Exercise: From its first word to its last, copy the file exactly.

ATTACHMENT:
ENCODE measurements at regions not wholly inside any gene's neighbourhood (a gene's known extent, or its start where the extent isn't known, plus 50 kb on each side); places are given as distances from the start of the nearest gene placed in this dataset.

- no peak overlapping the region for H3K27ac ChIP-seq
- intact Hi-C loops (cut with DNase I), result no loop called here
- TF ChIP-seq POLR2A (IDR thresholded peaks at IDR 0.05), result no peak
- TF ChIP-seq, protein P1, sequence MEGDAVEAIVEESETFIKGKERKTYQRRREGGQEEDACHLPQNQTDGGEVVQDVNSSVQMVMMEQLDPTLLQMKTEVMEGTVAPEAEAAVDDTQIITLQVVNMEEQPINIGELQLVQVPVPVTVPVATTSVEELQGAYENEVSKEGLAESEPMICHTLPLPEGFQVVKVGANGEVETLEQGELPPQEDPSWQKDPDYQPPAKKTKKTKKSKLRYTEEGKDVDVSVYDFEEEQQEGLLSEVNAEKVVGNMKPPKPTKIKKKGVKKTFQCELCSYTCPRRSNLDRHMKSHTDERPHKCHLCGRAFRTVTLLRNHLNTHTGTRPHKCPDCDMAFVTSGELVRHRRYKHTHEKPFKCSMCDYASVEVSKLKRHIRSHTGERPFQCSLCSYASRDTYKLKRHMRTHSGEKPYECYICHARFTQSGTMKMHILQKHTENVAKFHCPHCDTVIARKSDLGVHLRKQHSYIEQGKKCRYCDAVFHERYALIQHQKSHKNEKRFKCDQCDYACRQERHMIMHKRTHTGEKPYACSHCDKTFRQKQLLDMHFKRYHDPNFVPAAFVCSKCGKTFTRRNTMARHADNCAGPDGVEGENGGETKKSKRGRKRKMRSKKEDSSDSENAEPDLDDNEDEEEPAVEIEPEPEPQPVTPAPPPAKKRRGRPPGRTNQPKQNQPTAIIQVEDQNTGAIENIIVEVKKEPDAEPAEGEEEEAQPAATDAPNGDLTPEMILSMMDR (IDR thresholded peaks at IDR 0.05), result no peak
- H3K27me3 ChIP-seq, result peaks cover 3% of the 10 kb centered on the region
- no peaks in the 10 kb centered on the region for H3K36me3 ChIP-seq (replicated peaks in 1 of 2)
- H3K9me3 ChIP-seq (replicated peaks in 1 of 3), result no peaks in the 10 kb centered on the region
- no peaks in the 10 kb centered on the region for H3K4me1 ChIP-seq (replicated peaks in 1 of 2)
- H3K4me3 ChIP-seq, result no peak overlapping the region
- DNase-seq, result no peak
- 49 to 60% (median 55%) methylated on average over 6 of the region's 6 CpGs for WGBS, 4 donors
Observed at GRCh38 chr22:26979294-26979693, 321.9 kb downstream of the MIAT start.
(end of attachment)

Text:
ENCODE measurements at regions not wholly inside any gene's neighbourhood (a gene's known extent, or its start where the extent isn't known, plus 50 kb on each side); places are given as distances from the start of the nearest gene placed in this dataset.

- no peak overlapping the region for H3K27ac ChIP-seq
- intact Hi-C loops (cut with DNase I), result no loop called here
- TF ChIP-seq POLR2A (IDR thresholded peaks at IDR 0.05), result no peak
- TF ChIP-seq, protein P1, sequence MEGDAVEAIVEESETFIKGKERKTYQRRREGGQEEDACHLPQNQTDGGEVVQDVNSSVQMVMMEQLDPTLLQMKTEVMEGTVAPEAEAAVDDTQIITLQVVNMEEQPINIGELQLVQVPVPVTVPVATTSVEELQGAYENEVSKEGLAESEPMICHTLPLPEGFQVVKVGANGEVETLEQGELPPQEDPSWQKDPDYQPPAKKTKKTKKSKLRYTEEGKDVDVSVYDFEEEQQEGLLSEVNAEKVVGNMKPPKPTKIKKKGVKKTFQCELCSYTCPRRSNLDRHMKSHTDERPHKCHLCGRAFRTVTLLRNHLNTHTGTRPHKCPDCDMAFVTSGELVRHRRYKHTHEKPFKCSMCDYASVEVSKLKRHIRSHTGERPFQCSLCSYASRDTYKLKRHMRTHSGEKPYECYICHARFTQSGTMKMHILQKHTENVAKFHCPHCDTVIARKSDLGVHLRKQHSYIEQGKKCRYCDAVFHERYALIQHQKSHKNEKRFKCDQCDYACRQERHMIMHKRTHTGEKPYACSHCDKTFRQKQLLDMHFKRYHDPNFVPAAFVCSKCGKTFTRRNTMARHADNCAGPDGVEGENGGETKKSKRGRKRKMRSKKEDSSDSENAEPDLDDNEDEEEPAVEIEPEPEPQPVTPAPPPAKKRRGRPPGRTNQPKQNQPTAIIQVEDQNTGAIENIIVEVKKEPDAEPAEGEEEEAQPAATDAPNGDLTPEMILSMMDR (IDR thresholded peaks at IDR 0.05), result no peak
- H3K27me3 ChIP-seq, result peaks cover 3% of the 10 kb centered on the region
- no peaks in the 10 kb centered on the region for H3K36me3 ChIP-seq (replicated peaks in 1 of 2)
- H3K9me3 ChIP-seq (replicated peaks in 1 of 3), result no peaks in the 10 kb centered on the region
- no peaks in the 10 kb centered on the region for H3K4me1 ChIP-seq (replicated peaks in 1 of 2)
- H3K4me3 ChIP-seq, result no peak overlapping the region
- DNase-seq, result no peak
- 49 to 60% (median 55%) methylated on average over 6 of the region's 6 CpGs for WGBS, 4 donors
Observed at GRCh38 chr22:26979294-26979693, 321.9 kb downstream of the MIAT start.